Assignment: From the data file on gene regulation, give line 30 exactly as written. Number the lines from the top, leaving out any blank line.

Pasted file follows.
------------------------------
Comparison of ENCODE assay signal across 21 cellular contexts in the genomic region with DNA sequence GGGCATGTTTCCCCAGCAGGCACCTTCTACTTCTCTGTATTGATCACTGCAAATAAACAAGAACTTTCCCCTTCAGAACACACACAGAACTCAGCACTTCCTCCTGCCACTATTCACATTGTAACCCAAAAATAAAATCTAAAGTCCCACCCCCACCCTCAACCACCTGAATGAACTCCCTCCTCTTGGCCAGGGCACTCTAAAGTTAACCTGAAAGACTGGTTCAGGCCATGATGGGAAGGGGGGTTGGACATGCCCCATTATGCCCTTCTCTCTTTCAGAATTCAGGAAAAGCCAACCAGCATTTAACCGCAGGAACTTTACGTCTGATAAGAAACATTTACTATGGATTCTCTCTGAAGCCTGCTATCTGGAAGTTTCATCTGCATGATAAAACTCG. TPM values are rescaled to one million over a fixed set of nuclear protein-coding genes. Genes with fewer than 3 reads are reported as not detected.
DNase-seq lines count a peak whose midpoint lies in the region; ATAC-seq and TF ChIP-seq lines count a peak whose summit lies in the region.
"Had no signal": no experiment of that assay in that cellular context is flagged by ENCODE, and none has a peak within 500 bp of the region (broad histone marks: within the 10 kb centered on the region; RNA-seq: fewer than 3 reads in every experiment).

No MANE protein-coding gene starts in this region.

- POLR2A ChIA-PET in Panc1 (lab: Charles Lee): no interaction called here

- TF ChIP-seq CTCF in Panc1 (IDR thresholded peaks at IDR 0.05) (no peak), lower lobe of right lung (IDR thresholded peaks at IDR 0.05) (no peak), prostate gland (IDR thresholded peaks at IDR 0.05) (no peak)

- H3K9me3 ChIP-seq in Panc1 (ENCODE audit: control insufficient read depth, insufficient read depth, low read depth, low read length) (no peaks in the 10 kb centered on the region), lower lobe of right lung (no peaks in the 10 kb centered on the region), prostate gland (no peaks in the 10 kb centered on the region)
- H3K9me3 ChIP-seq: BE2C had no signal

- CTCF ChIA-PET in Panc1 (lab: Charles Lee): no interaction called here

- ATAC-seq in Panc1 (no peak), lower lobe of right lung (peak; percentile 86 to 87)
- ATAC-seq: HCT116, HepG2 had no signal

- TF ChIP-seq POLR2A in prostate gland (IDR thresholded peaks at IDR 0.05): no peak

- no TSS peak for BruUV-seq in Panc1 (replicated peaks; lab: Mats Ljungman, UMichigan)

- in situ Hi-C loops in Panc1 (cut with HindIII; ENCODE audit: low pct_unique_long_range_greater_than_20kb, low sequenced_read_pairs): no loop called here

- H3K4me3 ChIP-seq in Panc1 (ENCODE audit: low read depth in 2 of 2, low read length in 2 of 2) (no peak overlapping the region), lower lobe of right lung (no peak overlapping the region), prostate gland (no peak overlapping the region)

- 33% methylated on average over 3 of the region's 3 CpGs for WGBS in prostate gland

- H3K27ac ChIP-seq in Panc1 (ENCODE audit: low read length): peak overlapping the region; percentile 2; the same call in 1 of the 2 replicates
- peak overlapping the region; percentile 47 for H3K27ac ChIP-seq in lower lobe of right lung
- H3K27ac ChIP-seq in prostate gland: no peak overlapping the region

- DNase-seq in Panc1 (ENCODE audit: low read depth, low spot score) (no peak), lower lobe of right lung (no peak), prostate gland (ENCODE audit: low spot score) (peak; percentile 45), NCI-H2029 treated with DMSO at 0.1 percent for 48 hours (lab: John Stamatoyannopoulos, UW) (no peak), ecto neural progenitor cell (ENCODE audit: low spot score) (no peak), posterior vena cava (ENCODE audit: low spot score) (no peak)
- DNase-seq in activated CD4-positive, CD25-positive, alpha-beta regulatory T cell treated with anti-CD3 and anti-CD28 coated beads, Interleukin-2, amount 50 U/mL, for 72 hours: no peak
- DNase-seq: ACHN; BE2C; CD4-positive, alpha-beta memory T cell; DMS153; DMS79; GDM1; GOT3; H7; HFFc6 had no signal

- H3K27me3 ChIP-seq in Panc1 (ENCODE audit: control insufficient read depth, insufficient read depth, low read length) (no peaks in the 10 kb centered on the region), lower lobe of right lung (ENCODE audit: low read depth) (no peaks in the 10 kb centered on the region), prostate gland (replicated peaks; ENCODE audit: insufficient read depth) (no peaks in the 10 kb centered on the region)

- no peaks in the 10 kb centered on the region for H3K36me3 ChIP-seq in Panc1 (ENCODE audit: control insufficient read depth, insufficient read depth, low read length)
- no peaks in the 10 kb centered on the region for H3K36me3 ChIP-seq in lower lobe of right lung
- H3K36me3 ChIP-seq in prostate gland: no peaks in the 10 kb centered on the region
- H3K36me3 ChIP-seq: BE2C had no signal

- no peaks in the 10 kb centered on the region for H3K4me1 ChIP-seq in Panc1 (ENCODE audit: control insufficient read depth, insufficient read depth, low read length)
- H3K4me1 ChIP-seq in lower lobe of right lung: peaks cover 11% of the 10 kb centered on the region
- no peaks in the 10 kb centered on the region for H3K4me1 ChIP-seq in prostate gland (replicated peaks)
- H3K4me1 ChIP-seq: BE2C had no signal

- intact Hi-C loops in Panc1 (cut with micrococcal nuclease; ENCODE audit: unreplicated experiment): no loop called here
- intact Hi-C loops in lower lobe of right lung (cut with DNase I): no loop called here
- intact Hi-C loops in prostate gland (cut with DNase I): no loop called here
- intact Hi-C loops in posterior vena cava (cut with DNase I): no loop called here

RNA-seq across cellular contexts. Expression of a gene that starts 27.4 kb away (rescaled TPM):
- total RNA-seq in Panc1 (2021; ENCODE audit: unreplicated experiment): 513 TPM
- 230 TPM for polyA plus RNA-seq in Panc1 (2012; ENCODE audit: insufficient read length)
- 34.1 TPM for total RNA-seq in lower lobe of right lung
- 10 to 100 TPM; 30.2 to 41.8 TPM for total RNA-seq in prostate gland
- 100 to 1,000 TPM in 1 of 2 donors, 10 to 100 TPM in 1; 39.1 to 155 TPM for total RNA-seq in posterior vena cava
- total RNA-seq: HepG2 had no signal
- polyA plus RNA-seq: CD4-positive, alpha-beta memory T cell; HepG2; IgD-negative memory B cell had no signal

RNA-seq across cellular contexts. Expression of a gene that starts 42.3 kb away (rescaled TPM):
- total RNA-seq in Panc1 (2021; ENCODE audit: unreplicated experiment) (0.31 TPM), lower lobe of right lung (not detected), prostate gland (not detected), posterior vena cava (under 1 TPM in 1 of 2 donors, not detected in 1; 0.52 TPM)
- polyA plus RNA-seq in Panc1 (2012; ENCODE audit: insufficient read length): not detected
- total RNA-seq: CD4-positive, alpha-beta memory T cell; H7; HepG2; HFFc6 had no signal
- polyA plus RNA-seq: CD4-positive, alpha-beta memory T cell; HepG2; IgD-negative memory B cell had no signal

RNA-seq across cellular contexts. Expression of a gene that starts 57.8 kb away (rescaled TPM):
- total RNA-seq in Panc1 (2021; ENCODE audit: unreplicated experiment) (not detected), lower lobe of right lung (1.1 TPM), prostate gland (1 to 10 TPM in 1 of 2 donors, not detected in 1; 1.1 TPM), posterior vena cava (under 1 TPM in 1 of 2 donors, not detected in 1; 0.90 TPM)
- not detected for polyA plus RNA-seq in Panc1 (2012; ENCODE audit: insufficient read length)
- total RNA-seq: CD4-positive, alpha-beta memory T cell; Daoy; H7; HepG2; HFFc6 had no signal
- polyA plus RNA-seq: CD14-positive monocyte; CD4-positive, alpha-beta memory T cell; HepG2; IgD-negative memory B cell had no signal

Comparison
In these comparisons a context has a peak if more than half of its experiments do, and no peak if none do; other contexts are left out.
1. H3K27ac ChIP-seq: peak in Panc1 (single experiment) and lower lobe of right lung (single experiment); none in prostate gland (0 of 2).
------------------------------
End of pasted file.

- no peaks in the 10 kb centered on the region for H3K4me1 ChIP-seq in prostate gland (replicated peaks)